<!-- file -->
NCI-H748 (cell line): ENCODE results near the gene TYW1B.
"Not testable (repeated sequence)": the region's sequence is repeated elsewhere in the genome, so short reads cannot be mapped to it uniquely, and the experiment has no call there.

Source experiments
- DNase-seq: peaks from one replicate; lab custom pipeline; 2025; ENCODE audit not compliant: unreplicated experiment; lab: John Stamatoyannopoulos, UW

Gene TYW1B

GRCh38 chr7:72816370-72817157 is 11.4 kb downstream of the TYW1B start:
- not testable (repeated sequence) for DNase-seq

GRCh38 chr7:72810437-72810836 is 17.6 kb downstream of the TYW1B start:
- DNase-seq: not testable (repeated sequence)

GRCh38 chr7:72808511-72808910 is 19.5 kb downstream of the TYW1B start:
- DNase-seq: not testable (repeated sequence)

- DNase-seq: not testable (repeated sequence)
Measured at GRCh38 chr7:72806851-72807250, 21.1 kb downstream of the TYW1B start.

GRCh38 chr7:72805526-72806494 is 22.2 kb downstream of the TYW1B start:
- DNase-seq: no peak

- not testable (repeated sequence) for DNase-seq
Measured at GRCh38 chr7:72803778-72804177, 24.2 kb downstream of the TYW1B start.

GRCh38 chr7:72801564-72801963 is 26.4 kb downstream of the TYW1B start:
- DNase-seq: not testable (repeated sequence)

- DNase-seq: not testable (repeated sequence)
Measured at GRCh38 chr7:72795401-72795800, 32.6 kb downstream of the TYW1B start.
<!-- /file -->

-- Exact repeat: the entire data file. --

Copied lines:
NCI-H748 (cell line): ENCODE results near the gene TYW1B.
"Not testable (repeated sequence)": the region's sequence is repeated elsewhere in the genome, so short reads cannot be mapped to it uniquely, and the experiment has no call there.

Source experiments
- DNase-seq: peaks from one replicate; lab custom pipeline; 2025; ENCODE audit not compliant: unreplicated experiment; lab: John Stamatoyannopoulos, UW

Gene TYW1B

GRCh38 chr7:72816370-72817157 is 11.4 kb downstream of the TYW1B start:
- not testable (repeated sequence) for DNase-seq

GRCh38 chr7:72810437-72810836 is 17.6 kb downstream of the TYW1B start:
- DNase-seq: not testable (repeated sequence)

GRCh38 chr7:72808511-72808910 is 19.5 kb downstream of the TYW1B start:
- DNase-seq: not testable (repeated sequence)

- DNase-seq: not testable (repeated sequence)
Measured at GRCh38 chr7:72806851-72807250, 21.1 kb downstream of the TYW1B start.

GRCh38 chr7:72805526-72806494 is 22.2 kb downstream of the TYW1B start:
- DNase-seq: no peak

- not testable (repeated sequence) for DNase-seq
Measured at GRCh38 chr7:72803778-72804177, 24.2 kb downstream of the TYW1B start.

GRCh38 chr7:72801564-72801963 is 26.4 kb downstream of the TYW1B start:
- DNase-seq: not testable (repeated sequence)

- DNase-seq: not testable (repeated sequence)
Measured at GRCh38 chr7:72795401-72795800, 32.6 kb downstream of the TYW1B start.